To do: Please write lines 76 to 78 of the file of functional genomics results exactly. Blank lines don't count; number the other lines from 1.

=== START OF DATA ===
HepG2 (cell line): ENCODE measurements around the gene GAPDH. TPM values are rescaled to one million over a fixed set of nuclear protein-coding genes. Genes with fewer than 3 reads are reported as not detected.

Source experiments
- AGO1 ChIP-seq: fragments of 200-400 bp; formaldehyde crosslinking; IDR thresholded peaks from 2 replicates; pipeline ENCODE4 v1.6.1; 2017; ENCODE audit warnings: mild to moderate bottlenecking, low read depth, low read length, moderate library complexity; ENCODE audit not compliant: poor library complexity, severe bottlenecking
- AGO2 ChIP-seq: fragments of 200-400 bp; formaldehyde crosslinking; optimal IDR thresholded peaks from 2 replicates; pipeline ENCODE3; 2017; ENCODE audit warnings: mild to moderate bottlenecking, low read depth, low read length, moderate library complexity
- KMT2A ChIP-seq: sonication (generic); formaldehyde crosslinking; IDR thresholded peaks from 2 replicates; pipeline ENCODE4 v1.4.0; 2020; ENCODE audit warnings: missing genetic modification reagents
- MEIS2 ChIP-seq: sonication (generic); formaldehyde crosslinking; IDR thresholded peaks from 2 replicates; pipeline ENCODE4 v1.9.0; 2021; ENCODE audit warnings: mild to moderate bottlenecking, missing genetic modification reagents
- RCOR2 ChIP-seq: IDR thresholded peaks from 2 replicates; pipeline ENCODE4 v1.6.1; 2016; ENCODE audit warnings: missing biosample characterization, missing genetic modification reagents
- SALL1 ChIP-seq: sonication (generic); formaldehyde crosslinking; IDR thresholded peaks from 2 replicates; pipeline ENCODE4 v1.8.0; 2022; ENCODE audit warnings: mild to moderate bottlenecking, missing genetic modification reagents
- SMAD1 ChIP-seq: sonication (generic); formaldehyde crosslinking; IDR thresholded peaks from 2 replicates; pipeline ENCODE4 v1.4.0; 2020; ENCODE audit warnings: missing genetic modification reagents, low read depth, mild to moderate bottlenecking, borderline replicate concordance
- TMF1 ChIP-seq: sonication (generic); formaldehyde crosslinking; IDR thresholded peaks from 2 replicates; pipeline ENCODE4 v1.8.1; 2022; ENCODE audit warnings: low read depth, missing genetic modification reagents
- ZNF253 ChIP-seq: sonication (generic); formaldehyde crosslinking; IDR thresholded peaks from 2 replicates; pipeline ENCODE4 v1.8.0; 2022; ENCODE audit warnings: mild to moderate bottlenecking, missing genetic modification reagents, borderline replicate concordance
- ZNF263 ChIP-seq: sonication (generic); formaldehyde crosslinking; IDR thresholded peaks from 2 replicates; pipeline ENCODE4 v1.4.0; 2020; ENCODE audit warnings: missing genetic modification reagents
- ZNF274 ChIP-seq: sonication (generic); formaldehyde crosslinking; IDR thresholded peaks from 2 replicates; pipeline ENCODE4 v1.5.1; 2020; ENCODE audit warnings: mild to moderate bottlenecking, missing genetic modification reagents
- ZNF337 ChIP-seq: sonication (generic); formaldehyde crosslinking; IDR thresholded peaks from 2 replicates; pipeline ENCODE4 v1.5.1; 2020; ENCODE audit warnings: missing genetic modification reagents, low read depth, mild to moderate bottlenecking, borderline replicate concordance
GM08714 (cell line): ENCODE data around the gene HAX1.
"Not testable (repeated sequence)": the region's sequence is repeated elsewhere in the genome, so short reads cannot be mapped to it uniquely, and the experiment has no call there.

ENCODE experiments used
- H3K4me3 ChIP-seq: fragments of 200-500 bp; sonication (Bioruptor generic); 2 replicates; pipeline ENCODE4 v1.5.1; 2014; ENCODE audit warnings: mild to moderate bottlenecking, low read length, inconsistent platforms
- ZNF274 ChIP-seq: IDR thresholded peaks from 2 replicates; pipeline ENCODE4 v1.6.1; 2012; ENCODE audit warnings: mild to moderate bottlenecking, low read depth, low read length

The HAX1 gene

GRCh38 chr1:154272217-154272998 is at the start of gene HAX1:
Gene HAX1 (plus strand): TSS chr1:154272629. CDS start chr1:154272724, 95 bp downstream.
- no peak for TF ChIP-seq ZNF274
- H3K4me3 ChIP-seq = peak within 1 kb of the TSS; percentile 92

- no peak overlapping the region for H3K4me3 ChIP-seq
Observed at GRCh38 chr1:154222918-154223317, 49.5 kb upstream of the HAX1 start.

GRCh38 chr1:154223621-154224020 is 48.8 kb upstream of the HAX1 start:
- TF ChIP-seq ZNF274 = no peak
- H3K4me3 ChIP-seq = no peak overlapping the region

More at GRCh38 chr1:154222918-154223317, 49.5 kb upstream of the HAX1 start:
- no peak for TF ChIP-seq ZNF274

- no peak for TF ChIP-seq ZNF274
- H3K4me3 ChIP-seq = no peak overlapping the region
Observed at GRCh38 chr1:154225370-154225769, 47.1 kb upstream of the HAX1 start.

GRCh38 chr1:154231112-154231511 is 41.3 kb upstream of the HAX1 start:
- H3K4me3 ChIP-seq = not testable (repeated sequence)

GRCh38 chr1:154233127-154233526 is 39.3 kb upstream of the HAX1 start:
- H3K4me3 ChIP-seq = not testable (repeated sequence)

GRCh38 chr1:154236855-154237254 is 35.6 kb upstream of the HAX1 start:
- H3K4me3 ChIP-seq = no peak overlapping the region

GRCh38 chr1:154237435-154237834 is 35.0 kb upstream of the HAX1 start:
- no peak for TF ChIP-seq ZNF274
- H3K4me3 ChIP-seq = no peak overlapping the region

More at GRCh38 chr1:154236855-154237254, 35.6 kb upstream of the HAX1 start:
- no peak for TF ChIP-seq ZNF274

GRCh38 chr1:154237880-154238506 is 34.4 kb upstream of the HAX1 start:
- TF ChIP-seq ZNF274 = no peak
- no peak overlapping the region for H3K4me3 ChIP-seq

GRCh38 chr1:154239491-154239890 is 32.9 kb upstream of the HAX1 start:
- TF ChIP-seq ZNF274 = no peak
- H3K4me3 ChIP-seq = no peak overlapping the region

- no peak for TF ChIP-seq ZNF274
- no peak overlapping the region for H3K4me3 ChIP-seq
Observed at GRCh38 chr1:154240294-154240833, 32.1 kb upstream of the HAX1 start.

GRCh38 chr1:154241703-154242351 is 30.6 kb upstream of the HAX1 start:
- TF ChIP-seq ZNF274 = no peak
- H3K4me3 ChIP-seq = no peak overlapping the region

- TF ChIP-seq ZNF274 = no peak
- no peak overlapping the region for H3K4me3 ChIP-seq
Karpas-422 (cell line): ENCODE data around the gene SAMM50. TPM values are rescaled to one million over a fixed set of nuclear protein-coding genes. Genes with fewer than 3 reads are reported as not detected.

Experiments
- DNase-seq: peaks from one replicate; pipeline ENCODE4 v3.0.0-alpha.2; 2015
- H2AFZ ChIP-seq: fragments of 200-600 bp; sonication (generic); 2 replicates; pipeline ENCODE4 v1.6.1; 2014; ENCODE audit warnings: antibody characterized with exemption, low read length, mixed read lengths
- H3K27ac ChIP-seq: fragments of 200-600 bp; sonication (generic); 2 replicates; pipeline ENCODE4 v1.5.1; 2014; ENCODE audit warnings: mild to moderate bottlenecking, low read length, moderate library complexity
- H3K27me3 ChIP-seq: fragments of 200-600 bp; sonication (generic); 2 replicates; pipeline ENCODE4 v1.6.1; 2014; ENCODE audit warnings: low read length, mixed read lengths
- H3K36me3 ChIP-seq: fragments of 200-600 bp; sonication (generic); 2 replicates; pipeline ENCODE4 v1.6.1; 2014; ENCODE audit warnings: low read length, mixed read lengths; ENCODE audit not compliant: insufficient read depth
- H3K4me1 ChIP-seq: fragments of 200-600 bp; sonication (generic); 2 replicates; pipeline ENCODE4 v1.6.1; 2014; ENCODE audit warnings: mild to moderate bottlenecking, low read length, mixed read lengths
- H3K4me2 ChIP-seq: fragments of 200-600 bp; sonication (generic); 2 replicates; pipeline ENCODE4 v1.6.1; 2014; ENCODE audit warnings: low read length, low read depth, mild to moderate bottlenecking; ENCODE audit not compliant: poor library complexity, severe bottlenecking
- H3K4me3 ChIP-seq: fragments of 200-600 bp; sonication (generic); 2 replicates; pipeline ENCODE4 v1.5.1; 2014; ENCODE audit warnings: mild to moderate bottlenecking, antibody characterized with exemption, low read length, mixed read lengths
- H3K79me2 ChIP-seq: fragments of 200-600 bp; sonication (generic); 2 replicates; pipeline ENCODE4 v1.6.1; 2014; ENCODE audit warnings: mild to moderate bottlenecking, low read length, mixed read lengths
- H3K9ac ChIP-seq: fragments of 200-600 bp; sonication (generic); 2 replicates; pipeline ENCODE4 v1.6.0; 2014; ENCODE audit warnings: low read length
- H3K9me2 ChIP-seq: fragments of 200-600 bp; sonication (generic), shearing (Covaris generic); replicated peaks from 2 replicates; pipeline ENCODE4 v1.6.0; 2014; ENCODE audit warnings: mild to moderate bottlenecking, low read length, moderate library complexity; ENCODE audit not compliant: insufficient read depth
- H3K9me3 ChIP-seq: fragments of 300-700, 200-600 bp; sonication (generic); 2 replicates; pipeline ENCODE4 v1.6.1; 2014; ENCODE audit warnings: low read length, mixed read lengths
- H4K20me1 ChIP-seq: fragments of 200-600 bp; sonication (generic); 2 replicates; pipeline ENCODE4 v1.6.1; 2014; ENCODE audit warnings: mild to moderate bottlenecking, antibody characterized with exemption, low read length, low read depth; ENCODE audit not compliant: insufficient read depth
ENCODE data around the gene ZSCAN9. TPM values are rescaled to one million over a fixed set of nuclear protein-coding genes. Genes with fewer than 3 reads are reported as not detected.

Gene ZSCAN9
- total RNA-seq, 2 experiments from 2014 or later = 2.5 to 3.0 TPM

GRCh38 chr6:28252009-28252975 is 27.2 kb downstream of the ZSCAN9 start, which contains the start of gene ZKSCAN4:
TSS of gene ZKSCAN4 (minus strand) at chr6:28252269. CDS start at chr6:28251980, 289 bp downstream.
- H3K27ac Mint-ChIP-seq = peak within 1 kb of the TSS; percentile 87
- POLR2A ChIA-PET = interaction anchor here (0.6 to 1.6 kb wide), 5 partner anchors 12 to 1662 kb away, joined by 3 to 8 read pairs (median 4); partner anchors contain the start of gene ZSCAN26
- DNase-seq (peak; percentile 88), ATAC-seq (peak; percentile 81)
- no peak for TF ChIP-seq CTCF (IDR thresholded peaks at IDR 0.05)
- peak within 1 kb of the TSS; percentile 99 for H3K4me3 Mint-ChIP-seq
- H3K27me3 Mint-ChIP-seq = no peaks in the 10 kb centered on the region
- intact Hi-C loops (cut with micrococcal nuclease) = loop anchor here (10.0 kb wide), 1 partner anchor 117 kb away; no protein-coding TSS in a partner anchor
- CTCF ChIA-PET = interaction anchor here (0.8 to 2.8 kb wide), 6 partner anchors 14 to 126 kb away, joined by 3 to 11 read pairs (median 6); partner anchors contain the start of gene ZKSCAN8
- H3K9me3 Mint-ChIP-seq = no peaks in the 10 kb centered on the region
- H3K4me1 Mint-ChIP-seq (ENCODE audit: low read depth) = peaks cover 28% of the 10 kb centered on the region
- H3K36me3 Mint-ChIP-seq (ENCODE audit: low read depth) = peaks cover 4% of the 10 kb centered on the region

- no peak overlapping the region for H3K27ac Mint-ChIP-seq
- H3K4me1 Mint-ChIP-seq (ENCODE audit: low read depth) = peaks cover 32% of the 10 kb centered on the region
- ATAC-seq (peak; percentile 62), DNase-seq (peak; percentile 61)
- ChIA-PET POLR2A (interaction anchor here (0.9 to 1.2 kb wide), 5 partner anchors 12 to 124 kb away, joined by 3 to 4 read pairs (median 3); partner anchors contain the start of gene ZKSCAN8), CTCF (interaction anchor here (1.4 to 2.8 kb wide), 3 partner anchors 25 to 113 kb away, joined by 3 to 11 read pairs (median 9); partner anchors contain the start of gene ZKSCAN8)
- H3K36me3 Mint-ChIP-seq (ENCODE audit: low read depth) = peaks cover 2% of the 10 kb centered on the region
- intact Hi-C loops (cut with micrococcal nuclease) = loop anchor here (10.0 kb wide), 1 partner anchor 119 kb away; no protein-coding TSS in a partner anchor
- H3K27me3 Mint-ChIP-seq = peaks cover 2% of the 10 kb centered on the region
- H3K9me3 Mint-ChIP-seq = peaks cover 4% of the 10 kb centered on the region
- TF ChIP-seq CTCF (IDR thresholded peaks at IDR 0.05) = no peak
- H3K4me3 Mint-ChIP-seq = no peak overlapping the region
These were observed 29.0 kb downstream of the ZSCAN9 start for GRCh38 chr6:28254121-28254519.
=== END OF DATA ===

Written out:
Gene ZSCAN9
- total RNA-seq, 2 experiments from 2014 or later = 2.5 to 3.0 TPM

GRCh38 chr6:28252009-28252975 is 27.2 kb downstream of the ZSCAN9 start, which contains the start of gene ZKSCAN4: